Auto dealers in Ontario say they have waited for months for the provincial government to reimburse them hundreds of thousands of dollars in incentives they are owed for selling electric vehicles.
The Electric Vehicle Incentive Program allows buyers of battery electric and plug-in hybrid vehicles to receive a government-paid incentive worth up to $14,000 depending on the make, model and engine type of the vehicle.
That money is either paid to the customer or the dealership, depending on how the vehicle is financed. The customer can pay full price in cash or through a bank loan and then apply for the rebate themselves, or the customer can assign the rebate to the dealer if the vehicle is financed through the dealership, which is then reimbursed.
Several dealerships in Ontario front the money because the majority of vehicles are financed. Now dealers are waiting between three and six months to get their money back, according to the Trillium Automobile Association, which represents more than 1,000 new- and used-car dealers in the province. The association wants the government to speed up the processing of the rebates.
“The vast majority of dealers front the money themselves because they don’t want customers to go down the street,” TADA Government Liaison Frank Notte told Automotive News Canada. “It’s all about customer service. Some dealers go above beyond what they have to do.”
That’s the case at Barry Cullen Chevrolet Cadillac on Guelph, Ont.
“We usually handle it, and the reason being is that a lot of people are financing. How many people can wait around for $14,000 for six months?” said Robin Pawlak of Barry Cullen Chevrolet Cadillac.
But in fronting the rebate money on electric vehicles like the Chevrolet Bolt and Volt, the dealership is currently owed $462,000 and the government is only now processing rebates from sales made in March, Pawlak said.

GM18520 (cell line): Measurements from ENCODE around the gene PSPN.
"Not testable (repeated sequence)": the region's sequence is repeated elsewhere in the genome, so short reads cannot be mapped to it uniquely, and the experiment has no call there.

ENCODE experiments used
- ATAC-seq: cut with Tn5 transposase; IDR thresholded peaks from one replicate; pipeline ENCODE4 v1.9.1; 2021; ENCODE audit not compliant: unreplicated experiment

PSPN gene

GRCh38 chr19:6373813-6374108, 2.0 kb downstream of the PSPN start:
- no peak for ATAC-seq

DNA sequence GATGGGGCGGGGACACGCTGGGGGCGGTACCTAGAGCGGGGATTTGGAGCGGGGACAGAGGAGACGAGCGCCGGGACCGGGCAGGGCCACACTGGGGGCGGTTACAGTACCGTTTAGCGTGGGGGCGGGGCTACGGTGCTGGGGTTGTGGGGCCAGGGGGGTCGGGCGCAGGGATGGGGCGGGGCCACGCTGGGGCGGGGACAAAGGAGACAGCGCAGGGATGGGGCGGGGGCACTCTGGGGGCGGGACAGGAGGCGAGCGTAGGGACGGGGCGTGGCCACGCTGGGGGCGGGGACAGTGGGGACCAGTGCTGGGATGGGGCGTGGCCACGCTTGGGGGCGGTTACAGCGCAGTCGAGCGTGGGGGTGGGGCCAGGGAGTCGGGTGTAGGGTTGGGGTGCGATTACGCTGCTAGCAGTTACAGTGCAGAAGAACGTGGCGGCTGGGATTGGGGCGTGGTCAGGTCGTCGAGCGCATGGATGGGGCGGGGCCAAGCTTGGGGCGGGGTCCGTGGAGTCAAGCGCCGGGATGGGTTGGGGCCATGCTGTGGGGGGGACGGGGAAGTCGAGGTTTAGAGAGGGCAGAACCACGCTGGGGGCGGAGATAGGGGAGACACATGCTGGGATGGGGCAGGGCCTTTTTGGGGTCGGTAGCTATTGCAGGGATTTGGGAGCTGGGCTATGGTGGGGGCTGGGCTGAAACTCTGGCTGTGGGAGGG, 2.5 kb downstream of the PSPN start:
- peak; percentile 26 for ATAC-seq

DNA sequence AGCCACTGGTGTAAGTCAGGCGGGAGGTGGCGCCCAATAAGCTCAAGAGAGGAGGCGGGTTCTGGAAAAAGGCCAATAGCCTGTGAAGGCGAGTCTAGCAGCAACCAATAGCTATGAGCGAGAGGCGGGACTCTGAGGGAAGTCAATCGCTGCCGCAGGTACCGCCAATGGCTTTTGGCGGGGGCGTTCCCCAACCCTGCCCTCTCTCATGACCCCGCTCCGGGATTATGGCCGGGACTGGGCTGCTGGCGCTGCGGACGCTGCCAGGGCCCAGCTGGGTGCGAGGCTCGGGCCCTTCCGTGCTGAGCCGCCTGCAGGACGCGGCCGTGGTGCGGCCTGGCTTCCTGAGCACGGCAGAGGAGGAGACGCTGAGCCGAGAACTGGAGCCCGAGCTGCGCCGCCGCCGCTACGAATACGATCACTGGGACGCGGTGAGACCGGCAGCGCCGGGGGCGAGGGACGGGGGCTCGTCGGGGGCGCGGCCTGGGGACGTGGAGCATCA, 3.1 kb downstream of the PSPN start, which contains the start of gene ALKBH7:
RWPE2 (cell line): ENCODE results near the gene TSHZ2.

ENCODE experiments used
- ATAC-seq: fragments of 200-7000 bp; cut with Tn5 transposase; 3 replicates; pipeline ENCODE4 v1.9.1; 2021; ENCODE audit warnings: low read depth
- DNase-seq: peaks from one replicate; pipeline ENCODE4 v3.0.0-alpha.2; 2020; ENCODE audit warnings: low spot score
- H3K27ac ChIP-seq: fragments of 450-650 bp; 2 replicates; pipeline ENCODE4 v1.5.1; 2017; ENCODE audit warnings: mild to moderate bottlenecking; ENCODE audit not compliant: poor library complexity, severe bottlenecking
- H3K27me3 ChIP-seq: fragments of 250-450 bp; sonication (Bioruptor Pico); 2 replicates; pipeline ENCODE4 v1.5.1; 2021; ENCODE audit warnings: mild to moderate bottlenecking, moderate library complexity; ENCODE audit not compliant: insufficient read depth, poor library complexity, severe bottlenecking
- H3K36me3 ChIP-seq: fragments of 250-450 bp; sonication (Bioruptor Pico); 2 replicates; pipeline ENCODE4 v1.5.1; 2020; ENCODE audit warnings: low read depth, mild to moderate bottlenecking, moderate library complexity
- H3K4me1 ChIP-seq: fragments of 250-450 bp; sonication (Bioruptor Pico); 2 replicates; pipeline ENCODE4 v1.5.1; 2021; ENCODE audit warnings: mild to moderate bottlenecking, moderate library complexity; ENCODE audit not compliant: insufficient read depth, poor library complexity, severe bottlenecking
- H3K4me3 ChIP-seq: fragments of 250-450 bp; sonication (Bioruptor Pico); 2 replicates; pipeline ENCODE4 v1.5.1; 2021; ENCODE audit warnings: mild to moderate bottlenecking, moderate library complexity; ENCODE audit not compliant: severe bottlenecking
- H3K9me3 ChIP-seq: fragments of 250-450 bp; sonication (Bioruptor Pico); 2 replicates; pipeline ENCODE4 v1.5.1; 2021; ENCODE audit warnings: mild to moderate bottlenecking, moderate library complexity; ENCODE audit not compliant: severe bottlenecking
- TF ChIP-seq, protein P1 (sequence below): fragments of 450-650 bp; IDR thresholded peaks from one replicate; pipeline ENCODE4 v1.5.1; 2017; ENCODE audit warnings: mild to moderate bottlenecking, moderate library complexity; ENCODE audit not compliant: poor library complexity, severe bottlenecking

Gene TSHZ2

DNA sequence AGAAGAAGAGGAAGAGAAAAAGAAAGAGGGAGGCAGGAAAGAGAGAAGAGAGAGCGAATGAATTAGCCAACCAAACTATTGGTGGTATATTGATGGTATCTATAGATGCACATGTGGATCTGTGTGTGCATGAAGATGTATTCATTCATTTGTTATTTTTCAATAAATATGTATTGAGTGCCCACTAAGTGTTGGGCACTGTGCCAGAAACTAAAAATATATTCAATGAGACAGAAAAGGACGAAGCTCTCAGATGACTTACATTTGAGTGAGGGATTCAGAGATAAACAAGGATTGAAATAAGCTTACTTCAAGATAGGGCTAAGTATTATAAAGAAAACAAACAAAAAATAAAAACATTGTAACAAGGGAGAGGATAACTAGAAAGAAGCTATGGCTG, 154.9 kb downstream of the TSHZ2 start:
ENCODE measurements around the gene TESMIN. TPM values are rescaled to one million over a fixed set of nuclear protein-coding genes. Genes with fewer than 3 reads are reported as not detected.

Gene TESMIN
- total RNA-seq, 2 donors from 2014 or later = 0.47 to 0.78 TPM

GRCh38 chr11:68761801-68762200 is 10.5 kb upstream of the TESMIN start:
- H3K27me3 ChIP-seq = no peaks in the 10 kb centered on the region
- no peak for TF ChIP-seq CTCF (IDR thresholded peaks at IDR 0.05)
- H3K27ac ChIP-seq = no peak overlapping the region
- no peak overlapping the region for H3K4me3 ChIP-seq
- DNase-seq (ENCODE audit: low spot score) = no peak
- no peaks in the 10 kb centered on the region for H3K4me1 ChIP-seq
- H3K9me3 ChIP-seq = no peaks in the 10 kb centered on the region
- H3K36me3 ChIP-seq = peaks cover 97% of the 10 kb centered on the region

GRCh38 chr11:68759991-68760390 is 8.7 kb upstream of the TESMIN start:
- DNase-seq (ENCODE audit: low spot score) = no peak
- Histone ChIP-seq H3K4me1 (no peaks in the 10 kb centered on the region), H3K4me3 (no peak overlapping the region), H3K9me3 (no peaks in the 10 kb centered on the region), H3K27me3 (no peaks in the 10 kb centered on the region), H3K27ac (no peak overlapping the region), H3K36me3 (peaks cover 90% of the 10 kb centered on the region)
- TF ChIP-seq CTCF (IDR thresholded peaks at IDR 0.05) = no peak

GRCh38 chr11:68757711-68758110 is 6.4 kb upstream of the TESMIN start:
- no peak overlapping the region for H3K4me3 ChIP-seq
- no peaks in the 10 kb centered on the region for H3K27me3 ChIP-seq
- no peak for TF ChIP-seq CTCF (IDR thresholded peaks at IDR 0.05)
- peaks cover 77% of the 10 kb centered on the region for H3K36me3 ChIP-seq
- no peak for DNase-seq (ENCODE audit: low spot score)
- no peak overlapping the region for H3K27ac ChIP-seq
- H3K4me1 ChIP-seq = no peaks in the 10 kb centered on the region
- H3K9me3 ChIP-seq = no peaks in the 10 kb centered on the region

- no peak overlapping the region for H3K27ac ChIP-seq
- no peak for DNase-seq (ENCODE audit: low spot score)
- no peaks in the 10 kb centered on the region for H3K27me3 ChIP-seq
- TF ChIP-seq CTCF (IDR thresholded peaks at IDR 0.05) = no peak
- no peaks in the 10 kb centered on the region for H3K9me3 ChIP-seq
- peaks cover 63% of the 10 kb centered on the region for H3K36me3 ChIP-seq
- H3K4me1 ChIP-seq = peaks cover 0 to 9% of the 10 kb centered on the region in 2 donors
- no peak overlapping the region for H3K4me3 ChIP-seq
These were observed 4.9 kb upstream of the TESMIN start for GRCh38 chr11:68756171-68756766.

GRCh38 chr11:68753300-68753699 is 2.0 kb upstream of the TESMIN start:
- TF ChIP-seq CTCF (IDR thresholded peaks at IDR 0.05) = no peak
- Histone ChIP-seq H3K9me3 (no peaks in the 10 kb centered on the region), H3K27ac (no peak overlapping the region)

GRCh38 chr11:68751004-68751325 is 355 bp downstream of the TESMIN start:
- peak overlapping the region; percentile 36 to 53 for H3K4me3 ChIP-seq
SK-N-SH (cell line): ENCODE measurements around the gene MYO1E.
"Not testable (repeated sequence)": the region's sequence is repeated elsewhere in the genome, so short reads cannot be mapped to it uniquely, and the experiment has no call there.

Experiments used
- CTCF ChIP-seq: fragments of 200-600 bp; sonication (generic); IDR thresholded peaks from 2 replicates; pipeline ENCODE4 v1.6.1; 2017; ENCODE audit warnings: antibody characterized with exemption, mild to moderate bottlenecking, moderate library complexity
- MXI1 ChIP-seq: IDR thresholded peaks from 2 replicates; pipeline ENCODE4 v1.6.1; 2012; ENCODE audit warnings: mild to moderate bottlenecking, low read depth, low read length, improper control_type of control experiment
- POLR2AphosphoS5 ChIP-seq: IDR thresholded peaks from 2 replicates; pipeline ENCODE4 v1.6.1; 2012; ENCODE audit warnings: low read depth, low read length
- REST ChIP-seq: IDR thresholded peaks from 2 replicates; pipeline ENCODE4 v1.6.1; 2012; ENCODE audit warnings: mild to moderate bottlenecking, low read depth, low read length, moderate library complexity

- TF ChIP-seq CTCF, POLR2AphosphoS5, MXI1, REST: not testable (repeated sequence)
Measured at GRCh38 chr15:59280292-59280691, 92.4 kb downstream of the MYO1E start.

“We can be doing other things with that money, like paying down debt and not paying interest. It is costing us money. But we made the decision to service our customers and do it for them,” Pawlak said.
Ministry of Transportation spokesman Bob Nichols said the province is aware of the delays and cited a “significant uptick” in rebate applications as the reason.
“We are aware that application processing timelines are longer than anticipated, delaying us in providing incentive payments,” Nichols said. “We are working as quickly as possible to improve processing times in order to meet program demands.
“To better serve EVIP applicants, we are dedicating additional staff resources to improve payment timelines and streamline the application process. Updates on this are expected in the near future.”
TADA and Pawlak are glad the province is attempting to improve the process.
“Transportation Minister Steven Del Duca has committed to dedicating resources to speed up the process. We are very pleased by this development and look forward to working with him and his staff on this issue,” Notte said.
Pawlak said the provincial program is a good and successful one, but remains understaffed.
“I would say the program is working and our volume has increased substantially,” Pawlak said. “We are targeting a 90 per cent increase in volume of electric vehicle sales this year over last. “
Since July 2010, the province has provided incentives worth almost $74 million to support the purchase of close to 8,700 vehicles, through the Electric Vehicle Incentive Program.